Slow course methods

What are slow course methods?

Slow course methods are a group of methods in which one working bell rings a simple, repetitive pattern until a call is made. In a touch, each bell will take turns being the slow course bell, just as different bells go into the hunt in touches of Grandsire.

At a general practice, ringing slow course methods provides an opportunity for a band of mixed ability to ring plain courses together. A new ringer at the foundation level can ring the slow course bell which is like ringing a kaleidoscope exercise, with the additional challenge of ropesight as they will need to ring over and with different bells. Rather than sitting out watching kaleidoscope exercises, more experienced members of the band can join in and ring something that might be new to them, whilst supporting the new ringer.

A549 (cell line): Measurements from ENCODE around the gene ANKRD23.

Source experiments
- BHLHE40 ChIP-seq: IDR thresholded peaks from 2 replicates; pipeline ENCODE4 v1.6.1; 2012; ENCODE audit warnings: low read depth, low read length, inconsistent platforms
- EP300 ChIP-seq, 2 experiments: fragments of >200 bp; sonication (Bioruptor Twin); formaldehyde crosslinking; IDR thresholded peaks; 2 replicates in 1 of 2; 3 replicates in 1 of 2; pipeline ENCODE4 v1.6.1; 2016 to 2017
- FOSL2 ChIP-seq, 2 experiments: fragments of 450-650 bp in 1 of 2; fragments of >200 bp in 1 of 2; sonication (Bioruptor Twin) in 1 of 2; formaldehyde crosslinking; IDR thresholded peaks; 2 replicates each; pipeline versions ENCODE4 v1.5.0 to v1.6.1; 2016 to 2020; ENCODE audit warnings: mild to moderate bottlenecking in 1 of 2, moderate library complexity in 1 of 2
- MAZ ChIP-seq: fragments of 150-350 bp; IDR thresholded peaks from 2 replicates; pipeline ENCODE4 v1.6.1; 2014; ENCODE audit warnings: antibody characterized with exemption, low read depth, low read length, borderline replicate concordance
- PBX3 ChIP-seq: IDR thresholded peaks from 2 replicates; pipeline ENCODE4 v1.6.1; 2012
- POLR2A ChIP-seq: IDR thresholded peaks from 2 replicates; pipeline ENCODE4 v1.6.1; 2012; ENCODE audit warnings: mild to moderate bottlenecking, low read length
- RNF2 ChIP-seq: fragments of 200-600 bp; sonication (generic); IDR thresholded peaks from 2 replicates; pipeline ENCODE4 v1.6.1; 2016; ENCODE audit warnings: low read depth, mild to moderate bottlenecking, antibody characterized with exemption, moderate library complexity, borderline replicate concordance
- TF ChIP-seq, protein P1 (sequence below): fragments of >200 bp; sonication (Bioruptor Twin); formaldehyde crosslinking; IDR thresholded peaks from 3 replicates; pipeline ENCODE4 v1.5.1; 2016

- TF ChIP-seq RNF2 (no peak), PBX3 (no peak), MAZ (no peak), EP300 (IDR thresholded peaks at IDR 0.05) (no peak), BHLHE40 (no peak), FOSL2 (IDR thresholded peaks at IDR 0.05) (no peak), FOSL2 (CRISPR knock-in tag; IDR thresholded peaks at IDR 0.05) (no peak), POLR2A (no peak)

The slow course methods in this collection vary in their degree of difficulty. A simple method like Brecon Bob Doubles has long leading with places made under the treble, whilst others have more challenging slow course work such as Welford Bob Doubles, where alternate long thirds and long fifths are made by the slow course bell.

From providing a little variety on a practice night to enabling bands to ring together without anyone sitting out, slow course methods are a fun way of developing skills and ropesight as a team.

Method names

Whilst researching slow course methods we've found that some methods are given names Composition Library, Methodology and iAgrams. We refer to the Composition Library names, but please be aware of this potential confusion if you're looking up diagrams in the tower.

Method progression

Methods are graded on difficulty of the slow course work, rather than difficulty of the method.

Entry level

» Brecon

» Boveney

» Slapton

» Sussex

» Greenford


» Candlesby

» Ashford

» Welford


» Hagworthingham

» Hascombe

Really Tricky

» Derbyshire

» Yeoveney

» Longford